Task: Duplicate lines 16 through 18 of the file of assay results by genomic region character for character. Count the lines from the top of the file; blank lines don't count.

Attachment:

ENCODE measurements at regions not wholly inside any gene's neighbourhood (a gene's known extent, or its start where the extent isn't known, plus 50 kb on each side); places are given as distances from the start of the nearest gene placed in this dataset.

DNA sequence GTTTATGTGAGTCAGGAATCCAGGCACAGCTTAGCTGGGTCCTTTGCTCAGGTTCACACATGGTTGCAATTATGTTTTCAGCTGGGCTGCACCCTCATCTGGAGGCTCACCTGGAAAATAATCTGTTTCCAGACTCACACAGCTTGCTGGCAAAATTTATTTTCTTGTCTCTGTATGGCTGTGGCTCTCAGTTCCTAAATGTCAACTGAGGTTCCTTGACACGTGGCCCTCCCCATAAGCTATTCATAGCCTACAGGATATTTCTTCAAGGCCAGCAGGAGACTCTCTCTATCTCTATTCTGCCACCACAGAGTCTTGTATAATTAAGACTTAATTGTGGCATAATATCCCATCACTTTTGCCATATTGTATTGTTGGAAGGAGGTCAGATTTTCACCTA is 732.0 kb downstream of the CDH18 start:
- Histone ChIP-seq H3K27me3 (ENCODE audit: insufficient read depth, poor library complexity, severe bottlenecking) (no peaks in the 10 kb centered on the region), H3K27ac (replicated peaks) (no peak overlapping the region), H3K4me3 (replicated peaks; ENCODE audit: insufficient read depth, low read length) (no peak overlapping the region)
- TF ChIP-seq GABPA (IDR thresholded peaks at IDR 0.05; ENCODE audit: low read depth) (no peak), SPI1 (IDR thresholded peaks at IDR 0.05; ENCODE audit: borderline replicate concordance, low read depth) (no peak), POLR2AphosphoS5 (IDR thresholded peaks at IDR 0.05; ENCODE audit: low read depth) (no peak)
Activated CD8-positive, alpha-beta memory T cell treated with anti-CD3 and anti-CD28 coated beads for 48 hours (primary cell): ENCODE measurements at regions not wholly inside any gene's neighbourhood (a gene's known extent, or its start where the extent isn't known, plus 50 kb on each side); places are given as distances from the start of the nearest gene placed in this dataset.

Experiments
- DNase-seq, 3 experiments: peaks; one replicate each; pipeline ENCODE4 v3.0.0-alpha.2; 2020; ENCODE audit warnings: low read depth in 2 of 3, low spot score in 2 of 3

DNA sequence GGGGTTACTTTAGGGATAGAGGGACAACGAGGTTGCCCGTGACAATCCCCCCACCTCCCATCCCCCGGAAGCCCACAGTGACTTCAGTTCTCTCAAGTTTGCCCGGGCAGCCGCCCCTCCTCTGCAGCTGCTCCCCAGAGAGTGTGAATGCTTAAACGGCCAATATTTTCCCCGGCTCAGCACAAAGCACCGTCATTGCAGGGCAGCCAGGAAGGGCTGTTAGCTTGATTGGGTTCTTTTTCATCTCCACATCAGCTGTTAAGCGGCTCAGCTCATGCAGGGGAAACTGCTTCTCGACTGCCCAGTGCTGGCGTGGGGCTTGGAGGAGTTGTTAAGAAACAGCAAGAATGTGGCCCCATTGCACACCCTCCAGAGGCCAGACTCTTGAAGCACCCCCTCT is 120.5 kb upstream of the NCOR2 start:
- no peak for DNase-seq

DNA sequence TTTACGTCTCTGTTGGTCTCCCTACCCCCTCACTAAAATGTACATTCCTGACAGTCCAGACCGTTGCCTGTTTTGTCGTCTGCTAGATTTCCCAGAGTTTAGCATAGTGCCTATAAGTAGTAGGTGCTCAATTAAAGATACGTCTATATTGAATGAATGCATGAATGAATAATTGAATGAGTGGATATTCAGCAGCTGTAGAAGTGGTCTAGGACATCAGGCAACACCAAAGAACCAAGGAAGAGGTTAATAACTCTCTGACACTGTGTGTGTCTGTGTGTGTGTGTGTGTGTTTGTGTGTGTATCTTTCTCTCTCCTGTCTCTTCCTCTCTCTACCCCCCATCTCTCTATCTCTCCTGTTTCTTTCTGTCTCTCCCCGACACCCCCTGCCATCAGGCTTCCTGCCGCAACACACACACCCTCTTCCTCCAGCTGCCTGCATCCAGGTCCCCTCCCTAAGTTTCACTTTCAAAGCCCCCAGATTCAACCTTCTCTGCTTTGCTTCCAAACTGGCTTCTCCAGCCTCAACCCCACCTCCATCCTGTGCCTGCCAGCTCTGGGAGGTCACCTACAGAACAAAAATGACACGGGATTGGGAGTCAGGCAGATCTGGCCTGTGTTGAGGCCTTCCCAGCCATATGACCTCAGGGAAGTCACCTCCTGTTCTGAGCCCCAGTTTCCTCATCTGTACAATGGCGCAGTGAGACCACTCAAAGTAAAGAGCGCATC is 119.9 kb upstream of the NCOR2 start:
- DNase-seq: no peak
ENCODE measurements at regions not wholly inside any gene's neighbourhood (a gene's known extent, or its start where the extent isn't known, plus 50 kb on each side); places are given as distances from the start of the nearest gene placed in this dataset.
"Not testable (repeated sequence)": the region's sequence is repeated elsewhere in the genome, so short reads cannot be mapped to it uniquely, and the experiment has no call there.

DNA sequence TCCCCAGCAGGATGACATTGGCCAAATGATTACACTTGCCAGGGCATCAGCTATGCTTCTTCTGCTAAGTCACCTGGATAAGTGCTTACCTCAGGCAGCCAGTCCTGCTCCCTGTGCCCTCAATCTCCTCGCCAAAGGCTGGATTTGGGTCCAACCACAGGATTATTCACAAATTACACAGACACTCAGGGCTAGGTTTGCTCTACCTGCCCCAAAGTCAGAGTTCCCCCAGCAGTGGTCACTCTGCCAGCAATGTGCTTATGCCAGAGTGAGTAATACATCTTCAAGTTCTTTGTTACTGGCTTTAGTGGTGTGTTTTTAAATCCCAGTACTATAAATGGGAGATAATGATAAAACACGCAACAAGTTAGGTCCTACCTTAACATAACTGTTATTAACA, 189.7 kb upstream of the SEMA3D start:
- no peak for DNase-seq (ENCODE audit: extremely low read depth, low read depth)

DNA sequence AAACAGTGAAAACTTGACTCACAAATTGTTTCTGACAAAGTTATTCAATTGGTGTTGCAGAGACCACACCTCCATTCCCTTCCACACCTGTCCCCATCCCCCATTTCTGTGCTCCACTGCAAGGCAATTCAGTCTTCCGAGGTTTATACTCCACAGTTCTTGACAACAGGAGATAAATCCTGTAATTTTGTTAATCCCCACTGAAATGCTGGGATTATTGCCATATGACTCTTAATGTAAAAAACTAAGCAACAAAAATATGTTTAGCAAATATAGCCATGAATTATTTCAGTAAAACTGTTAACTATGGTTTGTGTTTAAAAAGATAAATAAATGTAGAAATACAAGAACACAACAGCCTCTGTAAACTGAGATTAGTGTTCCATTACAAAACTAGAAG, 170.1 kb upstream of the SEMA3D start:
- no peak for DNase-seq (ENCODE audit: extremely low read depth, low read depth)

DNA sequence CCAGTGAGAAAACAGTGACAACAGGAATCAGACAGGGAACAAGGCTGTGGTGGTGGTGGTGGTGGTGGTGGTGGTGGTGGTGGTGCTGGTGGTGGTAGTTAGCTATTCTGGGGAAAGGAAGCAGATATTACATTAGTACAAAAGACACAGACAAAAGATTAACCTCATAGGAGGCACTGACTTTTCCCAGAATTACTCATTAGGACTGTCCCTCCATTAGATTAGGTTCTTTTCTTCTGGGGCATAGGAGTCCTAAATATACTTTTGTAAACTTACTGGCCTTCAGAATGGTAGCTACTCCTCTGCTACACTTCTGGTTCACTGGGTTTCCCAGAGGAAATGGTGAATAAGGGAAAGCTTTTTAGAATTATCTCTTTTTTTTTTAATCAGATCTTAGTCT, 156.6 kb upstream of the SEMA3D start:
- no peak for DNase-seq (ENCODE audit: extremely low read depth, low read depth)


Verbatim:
DNA sequence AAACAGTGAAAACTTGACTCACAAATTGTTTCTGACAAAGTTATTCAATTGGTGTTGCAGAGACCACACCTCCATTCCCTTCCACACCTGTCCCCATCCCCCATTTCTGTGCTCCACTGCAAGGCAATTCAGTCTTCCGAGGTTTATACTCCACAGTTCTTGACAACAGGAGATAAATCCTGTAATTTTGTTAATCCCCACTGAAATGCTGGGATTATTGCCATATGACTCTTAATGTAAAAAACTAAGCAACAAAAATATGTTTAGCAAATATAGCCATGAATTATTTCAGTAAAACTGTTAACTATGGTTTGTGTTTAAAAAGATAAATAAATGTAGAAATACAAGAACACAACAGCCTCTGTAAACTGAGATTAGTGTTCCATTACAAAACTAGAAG, 170.1 kb upstream of the SEMA3D start:
- no peak for DNase-seq (ENCODE audit: extremely low read depth, low read depth)

DNA sequence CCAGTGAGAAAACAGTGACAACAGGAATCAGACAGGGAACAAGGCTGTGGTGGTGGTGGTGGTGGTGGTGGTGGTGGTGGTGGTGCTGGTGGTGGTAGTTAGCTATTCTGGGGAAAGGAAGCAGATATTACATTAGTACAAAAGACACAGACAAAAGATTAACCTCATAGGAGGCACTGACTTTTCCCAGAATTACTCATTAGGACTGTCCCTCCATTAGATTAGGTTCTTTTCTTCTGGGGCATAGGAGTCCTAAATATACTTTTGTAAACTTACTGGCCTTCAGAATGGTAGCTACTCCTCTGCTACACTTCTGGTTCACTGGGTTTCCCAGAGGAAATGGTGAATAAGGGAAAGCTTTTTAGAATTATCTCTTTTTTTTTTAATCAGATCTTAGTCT, 156.6 kb upstream of the SEMA3D start: